For holiday photos, some people prefer instead to be grouped as couples or in family units or solo, and this may make your life easier, because it’s a lot simpler to get two or three people smiling on cue — with their eyes open! — than it is to coordinate a dozen or more folks. (Also encourage people to take selfies with another person or two.)
Later, when you choose your favorite images, you can put all the various photos together — in a digital frame format or in a physical picture frame — to keep your holiday memories organized.
Candid camera: Getting great un-posed shots
Everyone wants the big group photo for the album, Facebook, or to turn into a giant print to hang over the fireplace. However, the images that truly capture the joy and love of the season are going to be the little candid snaps you grab as your family laughs, eats, and celebrates together.
Keep your smartphone or camera handy, and be ready to capture those little moments that happen throughout the day. Kids playing, adults laughing, boys and girls of all ages going out to play a little touch football in the snow — all of these are the real experience.
Again, turn your flash off, because it’s a dead giveaway that you’re taking pictures, and will often eliminate any natural expressions and actions.
Two quick photography tips
Here are two basic photography tips for you to keep in mind.
One: Don’t try to center everything — often, aligning the primary subject slightly to the right or left looks better. (See above for an example)
Two: Intentionally fill the frame with things worth including. Many times, that means getting close to your subject, but could also mean letting the holiday decor or food-filled dining table play just as important part in your photo composition as the people.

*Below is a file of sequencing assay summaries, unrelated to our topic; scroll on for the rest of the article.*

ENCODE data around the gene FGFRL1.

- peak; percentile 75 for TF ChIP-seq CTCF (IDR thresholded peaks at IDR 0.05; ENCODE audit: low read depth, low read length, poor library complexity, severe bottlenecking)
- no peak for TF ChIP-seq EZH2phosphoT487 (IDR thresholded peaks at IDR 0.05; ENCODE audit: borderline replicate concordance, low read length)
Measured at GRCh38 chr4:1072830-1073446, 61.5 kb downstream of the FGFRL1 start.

Holding on to the memories
When you’re caught up in the festivities, it’s easy to forget to snap a couple photos. Some people will argue that living in the moment is more important — which is true in many cases — but there are plenty of people will be able to much more vividly recall past events when there is a picture available.
Even if you’re not the kind of person who particularly enjoys looking at photos (or the kind who doesn’t like having pictures taken), there are bound to be family members who will cherish the images.
Also remember that part of the fun is in the sharing. By the end of the year, be sure to email the best photographs to all of your guests, and print and snail mail the best ones to relatives who aren’t so internet-savvy.
Unlike a couple decades ago, there’s no film to buy, nor any processing costs, so it’s practically free to take snapshots… and ten, twenty or more years from now, you or members of your extended family will be delighted to have these meaningful little pieces of the past.
For the best experience for everyone, let go of the need to get for the “perfect” shot. People will get tired of posing and smiling. Hair will be out of place. Someone in the bunch will make a silly face. Who knows — maybe even the dog will decide to check out the camera up close.
When this kind of thing happens, take a breath and remember your goal is to capture the reality of the moment — and that, not perfection, is the stuff of which family memories are truly made.